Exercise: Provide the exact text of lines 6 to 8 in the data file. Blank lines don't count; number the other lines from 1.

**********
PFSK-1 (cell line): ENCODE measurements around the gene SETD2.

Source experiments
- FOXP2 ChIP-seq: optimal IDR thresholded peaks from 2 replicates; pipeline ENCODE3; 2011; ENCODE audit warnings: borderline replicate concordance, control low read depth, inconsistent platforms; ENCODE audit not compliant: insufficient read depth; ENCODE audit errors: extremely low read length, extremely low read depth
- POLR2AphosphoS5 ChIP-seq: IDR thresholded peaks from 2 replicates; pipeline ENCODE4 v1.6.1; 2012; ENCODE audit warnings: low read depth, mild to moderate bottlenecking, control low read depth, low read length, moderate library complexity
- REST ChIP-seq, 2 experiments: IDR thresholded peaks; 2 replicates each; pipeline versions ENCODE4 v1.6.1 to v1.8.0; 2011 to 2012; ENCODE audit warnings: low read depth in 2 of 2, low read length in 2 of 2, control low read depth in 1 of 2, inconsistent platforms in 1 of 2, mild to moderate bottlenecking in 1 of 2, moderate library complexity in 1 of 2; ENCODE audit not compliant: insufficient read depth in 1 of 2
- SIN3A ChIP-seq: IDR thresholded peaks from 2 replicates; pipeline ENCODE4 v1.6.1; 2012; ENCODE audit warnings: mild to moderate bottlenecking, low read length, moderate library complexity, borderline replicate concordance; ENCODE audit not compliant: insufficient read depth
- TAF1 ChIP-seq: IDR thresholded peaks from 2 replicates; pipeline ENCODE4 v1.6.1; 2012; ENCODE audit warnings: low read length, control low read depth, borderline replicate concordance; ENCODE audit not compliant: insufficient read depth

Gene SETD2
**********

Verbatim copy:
- SIN3A ChIP-seq: IDR thresholded peaks from 2 replicates; pipeline ENCODE4 v1.6.1; 2012; ENCODE audit warnings: mild to moderate bottlenecking, low read length, moderate library complexity, borderline replicate concordance; ENCODE audit not compliant: insufficient read depth
- TAF1 ChIP-seq: IDR thresholded peaks from 2 replicates; pipeline ENCODE4 v1.6.1; 2012; ENCODE audit warnings: low read length, control low read depth, borderline replicate concordance; ENCODE audit not compliant: insufficient read depth

Gene SETD2